This is the third blog in a series expanding on the issues fleets are facing covered in the January blog by Dean Vicha, President of NationaLease.
My last blog addressed supply chain issues and tightening allocations which leads logically into this topic: the older the truck, the bigger the potential maintenance issues. According to Dean’s blog, even though there might be some loosening up as far as allocations, many fleets “are probably on average a year to a year and a half older than we would normally want them to be.”
So, faced with this reality and the fact that, without more availability, existing assets may become increasingly unsustainable, fleets have to be smarter, more efficient, and more proactive when it comes to maintenance practices and performance. Over the last year, I’ve written a number of blogs, both here and on my IdeaXchange blog page about the increasing importance of maintenance procedures, protocols, and personnel. Below are just some of the steps fleets need to take to ensure that their older assets can maintain productivity until new replacement vehicles arrive.
Every fleet should have its regular preventive maintenance (PM) schedule to maintain all the assets in the fleet to keep them running and to prevent or reduce downtime. How often that occurs should be assessed on a truck-by-truck basis. Deciding when an individual truck needs scheduled maintenance depends on a number of factors: the age of the truck; the mileage traveled regularly; environmental issues (trucks that operate in colder climates will need different maintenance to address the wear and tear on a truck due to snow and ice conditions); usage patterns; and more. Although no truck should miss its assigned schedule, it is sometimes unavoidable. As I note in my blog on this subject, maintenance managers need to have a system that will track the compliance of each asset. Should a truck miss its scheduled appointment, a new time will be set up.
The best way to avoid downtime is to solve a problem before it actually becomes a problem. Where preventive maintenance follows a specific planned schedule, predictive maintenance uses real-time data to ensure maintenance occurs as needed, ensuring that problems are handled before they interrupt operations. As a recent FleetOwner article notes, predictive maintenance “can help fleets avoid unscheduled vehicle downtime by creating a vehicle health profile based on received diagnostic trouble codes and using data analytics to measure that against historical data.” This requires a software platform and the personnel that know how to use and decipher the data, which can be a challenge for smaller fleets but the benefits of reduced downtime and less expensive repairs would be worth the cost. The article also cautions maintenance managers to not fall victim to data overload. Too many fault codes can be overwhelming, but as I noted in a recent blog, “Fleet managers need to be able to determine which require immediate action and which can wait to be addressed or even deferred until the next scheduled maintenance service.”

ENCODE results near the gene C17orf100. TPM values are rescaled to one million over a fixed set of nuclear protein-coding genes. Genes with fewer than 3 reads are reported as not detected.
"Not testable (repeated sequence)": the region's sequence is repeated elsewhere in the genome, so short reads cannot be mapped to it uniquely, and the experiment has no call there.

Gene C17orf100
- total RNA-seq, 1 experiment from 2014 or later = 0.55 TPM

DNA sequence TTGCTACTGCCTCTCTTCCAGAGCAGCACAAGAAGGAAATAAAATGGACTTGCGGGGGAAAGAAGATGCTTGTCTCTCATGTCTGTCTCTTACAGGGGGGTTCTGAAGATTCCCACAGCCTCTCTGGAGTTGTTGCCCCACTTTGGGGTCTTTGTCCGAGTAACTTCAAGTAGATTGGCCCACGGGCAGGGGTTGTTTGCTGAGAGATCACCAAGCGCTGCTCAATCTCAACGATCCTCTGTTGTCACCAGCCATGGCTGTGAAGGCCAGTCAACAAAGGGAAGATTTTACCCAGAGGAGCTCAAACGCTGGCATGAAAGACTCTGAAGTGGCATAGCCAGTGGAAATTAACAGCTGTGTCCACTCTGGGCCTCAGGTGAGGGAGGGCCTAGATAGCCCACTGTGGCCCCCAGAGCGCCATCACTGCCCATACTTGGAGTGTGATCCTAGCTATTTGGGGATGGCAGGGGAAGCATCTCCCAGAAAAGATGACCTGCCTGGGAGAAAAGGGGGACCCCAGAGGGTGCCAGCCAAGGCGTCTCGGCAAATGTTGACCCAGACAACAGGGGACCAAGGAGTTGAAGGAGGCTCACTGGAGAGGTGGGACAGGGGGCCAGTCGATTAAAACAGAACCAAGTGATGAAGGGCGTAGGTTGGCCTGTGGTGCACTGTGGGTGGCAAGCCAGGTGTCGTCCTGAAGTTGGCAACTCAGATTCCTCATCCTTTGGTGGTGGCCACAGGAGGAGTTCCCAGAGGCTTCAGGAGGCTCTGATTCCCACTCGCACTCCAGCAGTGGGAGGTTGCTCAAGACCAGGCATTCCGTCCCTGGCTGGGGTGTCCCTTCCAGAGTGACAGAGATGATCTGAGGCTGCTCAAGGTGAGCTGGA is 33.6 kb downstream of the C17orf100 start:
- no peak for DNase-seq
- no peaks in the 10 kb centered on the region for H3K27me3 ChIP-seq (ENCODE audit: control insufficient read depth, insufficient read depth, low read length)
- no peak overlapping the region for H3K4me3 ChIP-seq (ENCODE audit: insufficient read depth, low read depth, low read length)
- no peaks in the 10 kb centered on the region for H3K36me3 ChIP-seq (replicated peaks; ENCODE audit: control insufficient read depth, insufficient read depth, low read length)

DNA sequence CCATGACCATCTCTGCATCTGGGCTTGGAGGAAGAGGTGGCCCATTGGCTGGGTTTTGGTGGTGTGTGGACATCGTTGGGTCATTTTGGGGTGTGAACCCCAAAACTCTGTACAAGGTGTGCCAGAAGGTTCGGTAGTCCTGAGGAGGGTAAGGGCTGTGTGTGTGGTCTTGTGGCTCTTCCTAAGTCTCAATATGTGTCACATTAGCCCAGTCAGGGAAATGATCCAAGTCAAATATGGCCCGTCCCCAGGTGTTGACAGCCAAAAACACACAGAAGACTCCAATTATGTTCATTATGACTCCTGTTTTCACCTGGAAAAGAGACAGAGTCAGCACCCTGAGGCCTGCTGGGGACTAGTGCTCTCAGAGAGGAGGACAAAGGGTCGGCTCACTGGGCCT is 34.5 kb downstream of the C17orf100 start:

Track and measure maintenance KPIs
Maintenance managers need to monitor the fleet by setting up Key Performance Indicators (KPIs) to measure performance. Four of the KPIs to consider: (1) How many miles does a component function before it needs to be replaced. This is especially true for items like tires and brakes that get lots of wear; (2) If a vehicle is in the shop between PM services, managers need to explore why: Missed appointment? New route deployment? Technician missed something; (3) Track the number of on-road breakdowns. If too many occur, see if there’s a pattern that points to a vehicle or personnel issue; and (4) Look to your drivers who know the vehicle as well as anyone. Look at the driver’s Daily Vehicle Inspection Report. For more details on what to look for, read my blog on this topic.
Commit to ongoing training of personnel
Fleets continue to experience shortages of qualified drivers and technicians. If you’re fortunate enough to have a good team, you want to retain them. One of the ways to do that is to offer ongoing training to keep up with new diagnostic equipment and tools. Trucks are much more complex and technology-enabled than ever, so your diesel techs (and at some point, EV techs) need to keep pace with all of those advances. You need to do the same for your drivers who are the first line of defense when something doesn’t feel right. It’s important to include drivers in their own training courses.
Dedicated contract maintenance can relieve the burden
If transportation is not your core businesses; if your fleet serves only as a way to get your product to its destination, then you might consider outsourcing your fleet maintenance. NationaLease Contract Maintenance lets you maintain control of your fleet without the expense of keeping an on-site shop, excess inventory, and increased head count due to seasonal variability. Our contract maintenance does a lot more than simply maintain and repair your assets. Knowing approximately what your annualized maintenance costs will be will give your organization greater control over its working capital to grow the business and move forward.
Check out my IdeaXchange page for more articles on maintenance management.